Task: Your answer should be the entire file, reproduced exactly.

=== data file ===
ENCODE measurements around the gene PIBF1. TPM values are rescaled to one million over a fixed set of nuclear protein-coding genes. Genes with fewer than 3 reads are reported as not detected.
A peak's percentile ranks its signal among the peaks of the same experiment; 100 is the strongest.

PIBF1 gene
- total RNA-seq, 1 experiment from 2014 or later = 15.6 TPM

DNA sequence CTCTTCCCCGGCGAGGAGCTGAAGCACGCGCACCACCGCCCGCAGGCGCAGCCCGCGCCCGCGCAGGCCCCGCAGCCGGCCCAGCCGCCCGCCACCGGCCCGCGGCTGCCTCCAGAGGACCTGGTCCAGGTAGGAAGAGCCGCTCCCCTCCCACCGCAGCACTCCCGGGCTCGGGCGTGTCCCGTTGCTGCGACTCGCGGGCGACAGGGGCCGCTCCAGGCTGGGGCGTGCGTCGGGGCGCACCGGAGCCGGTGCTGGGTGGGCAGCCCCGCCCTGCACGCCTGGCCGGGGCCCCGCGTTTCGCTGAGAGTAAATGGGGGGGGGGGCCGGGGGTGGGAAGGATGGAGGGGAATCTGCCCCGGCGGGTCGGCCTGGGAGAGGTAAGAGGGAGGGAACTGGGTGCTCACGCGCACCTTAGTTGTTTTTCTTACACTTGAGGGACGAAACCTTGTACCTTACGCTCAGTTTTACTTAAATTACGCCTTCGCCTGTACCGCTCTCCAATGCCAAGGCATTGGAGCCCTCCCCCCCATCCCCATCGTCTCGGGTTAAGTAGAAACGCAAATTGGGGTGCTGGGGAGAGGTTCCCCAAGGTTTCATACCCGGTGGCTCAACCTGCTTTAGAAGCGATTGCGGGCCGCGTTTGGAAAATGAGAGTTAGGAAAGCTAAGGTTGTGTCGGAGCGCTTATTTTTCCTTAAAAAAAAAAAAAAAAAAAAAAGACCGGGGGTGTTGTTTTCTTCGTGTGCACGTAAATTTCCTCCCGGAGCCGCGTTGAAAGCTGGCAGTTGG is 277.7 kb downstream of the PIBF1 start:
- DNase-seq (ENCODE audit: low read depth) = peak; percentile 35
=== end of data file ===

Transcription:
ENCODE measurements around the gene PIBF1. TPM values are rescaled to one million over a fixed set of nuclear protein-coding genes. Genes with fewer than 3 reads are reported as not detected.
A peak's percentile ranks its signal among the peaks of the same experiment; 100 is the strongest.

PIBF1 gene
- total RNA-seq, 1 experiment from 2014 or later = 15.6 TPM

DNA sequence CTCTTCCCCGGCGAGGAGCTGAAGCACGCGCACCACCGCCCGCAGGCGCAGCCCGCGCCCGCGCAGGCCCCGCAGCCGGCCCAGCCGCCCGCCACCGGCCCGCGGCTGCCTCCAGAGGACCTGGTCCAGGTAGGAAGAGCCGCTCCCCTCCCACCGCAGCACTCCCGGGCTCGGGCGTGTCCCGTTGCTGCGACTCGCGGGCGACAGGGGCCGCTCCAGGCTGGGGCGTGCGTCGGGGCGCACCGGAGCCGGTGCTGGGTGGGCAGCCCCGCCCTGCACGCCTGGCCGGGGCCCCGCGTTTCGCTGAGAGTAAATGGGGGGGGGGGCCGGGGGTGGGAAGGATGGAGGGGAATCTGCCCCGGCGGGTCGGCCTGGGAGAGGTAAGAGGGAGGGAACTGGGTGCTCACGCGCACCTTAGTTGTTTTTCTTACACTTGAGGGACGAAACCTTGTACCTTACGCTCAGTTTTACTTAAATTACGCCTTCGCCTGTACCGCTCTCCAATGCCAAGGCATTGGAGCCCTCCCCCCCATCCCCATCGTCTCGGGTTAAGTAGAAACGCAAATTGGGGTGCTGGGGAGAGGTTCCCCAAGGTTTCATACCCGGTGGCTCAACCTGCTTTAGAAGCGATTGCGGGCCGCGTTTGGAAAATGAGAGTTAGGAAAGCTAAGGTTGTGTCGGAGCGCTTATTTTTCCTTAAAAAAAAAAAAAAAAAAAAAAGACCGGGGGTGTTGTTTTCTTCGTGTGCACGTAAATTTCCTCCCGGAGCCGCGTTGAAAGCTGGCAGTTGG is 277.7 kb downstream of the PIBF1 start:
- DNase-seq (ENCODE audit: low read depth) = peak; percentile 35